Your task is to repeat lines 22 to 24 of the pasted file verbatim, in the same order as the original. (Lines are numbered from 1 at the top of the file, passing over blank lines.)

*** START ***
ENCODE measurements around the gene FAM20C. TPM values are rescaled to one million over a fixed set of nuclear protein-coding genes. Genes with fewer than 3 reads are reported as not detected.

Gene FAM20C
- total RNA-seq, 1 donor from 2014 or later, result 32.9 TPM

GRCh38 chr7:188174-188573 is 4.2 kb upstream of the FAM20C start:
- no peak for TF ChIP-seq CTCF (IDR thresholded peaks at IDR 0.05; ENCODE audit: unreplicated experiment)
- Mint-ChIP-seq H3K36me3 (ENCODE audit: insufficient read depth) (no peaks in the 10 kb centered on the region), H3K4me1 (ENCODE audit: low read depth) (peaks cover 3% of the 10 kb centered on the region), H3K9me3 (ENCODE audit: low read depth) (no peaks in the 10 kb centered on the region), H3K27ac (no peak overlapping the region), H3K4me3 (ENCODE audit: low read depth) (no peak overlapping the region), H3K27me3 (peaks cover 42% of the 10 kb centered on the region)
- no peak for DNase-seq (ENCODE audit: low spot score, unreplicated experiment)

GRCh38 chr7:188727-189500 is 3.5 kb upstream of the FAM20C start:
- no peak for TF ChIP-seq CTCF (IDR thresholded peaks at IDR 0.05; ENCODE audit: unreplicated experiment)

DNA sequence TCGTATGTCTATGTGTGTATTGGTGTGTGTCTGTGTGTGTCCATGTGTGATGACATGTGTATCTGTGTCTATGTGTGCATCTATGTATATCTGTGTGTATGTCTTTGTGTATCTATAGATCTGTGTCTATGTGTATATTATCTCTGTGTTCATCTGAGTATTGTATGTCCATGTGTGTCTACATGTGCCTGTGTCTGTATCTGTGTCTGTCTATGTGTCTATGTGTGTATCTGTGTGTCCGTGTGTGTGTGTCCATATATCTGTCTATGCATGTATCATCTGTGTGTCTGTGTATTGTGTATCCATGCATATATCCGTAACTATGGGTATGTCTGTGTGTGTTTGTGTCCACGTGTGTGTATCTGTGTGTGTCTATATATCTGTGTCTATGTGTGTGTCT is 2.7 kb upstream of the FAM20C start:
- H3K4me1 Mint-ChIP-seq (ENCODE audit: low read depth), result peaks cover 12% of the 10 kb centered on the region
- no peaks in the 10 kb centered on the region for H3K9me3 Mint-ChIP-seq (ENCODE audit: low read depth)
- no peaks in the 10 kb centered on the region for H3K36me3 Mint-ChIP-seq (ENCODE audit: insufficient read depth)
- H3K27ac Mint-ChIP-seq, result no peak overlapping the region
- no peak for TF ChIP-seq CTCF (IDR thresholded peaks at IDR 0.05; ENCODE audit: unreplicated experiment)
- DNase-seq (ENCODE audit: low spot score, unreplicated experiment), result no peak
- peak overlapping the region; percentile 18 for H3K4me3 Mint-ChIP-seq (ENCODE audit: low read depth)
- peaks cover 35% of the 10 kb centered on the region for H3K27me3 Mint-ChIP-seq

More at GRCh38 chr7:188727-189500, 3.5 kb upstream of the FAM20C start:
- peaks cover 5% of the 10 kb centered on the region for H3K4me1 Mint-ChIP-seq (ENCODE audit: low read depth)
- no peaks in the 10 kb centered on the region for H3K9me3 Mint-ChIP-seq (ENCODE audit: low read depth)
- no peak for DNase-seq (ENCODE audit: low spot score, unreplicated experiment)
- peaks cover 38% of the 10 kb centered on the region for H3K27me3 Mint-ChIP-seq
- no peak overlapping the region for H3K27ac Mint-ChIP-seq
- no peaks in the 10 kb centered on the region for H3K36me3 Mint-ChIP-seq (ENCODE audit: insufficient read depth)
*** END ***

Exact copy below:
- no peak for DNase-seq (ENCODE audit: low spot score, unreplicated experiment)
- peaks cover 38% of the 10 kb centered on the region for H3K27me3 Mint-ChIP-seq
- no peak overlapping the region for H3K27ac Mint-ChIP-seq